Lupus and innate immunity: The macrophage as a potential therapeutic target
Chalmers, Samantha A.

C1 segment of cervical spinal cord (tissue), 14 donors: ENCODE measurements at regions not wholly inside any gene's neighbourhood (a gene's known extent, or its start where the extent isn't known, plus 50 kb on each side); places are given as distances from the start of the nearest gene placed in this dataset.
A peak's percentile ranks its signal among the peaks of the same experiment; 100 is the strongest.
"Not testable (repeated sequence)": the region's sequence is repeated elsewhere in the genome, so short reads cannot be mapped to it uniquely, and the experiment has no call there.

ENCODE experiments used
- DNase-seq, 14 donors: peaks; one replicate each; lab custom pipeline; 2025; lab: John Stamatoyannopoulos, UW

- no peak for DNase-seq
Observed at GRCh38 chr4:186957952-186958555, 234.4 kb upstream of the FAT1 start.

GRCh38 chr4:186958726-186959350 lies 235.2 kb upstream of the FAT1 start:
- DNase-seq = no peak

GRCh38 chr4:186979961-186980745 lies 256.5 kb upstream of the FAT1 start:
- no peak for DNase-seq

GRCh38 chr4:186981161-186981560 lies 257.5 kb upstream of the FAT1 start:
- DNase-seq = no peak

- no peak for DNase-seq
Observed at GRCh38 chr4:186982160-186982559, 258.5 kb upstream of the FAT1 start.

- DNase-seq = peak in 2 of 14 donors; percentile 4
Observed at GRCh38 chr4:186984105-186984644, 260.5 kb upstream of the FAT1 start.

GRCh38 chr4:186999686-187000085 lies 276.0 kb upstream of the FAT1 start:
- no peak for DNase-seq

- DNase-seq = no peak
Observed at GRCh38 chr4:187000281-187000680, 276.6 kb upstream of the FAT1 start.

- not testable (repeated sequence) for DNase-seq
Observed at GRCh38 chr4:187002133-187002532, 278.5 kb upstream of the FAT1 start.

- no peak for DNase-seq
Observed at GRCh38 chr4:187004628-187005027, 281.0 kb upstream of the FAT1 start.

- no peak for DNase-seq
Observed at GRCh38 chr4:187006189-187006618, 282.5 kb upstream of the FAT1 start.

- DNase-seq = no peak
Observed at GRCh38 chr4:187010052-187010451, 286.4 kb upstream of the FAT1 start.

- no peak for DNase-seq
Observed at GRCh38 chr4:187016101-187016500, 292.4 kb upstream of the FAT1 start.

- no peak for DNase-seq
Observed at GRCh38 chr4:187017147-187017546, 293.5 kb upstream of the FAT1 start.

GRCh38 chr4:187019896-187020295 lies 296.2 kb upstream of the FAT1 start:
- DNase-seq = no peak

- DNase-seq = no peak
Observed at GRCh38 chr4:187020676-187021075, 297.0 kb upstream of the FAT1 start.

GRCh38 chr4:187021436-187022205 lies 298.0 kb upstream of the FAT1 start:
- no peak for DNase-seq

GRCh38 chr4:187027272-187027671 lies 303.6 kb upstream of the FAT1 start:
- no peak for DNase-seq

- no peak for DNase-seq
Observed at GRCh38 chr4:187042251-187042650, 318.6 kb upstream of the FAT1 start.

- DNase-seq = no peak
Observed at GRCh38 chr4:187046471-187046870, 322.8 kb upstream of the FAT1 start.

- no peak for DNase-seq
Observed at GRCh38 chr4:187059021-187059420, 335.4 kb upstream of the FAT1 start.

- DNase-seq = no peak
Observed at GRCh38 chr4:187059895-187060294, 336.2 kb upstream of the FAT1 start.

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Systemic lupus erythematosus (SLE) is an autoimmune disease which manifests in multiple end organs including kidney (lupus nephritis, LN), skin (cutaneous lupus erythematosus, CLE), and brain (neuropsychiatric SLE, NPSLE). Current treatment options for SLE and its various end organ pathologies are less than ideal, and tend to rely upon broad immune suppression, despite the risk for potentially serious side effects and no guarantee of remission.;Macrophages are cells of the innate immune system which play critical roles in both host immunity, as well as tissue homeostasis. Macrophages are present in nearly every tissue, and possess a high degree of plasticity which allows them to assume a myriad of functional phenotypes depending on the context of the tissue environment they are exposed to. Despite the vital role that macrophages play in maintaining healthy tissues, when macrophage function goes awry it can lead to potentially serious disease. SLE has long been considered a disease of the adaptive immune system; however, our hypothesis was that macrophages are an important contributor to SLE pathogenesis in various end organ manifestations, and that various methods of targeting this cell type may have therapeutic potential in SLE.;We first explored the role of macrophages in the pathogenesis of LN using a well-established, inducible model of this disease known as nephrotoxic serum nephritis (NTN). This disease model depends on the passive transfer of nephrotoxic antibodies to induce kidney disease which accurately mimics many aspects of human disease. Initially, we targeted macrophages in NTN using a drug known as GW2580, a kinase inhibitor monospecific for the colony stimulating factor 1 receptor (CSF-1R). Targeting of this receptor depletes both tissue resident macrophages and inhibits the recruitment of inflammatory monocytes. We found that when mice were given this drug preventatively, they were protected from the high levels of proteinuria, serum BUN, and serum creatinine seen in control sick mice. Furthermore, treated mice had significantly improved renal pathology, normalized expression of inflammatory cytokines in the kidney, and decreased renal T cell infiltration. Flow cytometry and immunofluorescent staining confirmed the depletion of macrophages in the GW2580 treated mice. Additionally, delayed treatment of GW2580 until after the initiation of disease also provided significant renal protection to the mice. A more recent study using a genetic approach revealed that mice deficient of NF-x13 in their myeloid cells have ameliorated nephritis when subjected to NTN as compared to WT mice, further implicating the pro-inflammatory activity of macrophages in the disease pathogenesis of LN. We next assessed the effect of macrophage depletion in a systemic and spontaneous model of SLE using the MRL/lpr mouse model. In two separate experiments, mice were treated with two different CSF-1R kinase inhibitors: GW2580 and PLX3397. In both cases, treated mice had amelioration of renal disease, and interestingly, of neuropsychiatric and cutaneous disease as well.;We also targeted macrophages via inhibition of Bruton's tyrosine kinase (BTK), which is important to B cell function, but also critical for macrophage activation and polarization. In both the NTN inducible model of LN, and in the spontaneous MRL/lpr mouse model, BTK inhibition prevented the development of kidney disease and significantly extended the survival of treated mice. Interestingly, in the NTN model of disease, we found that treatment with the BTK inhibitor was able to reverse established, severe nephritis. Moreover, in the MRL/lpr mouse, BTK inhibition was also able to ameliorate skin and brain involvement.;Taken together, these data strongly implicate macrophages as important mediators of SLE pathogenesis, in multiple end organ manifestations of disease; consequently, macrophages represent a promising target for the development of future SLE treatments.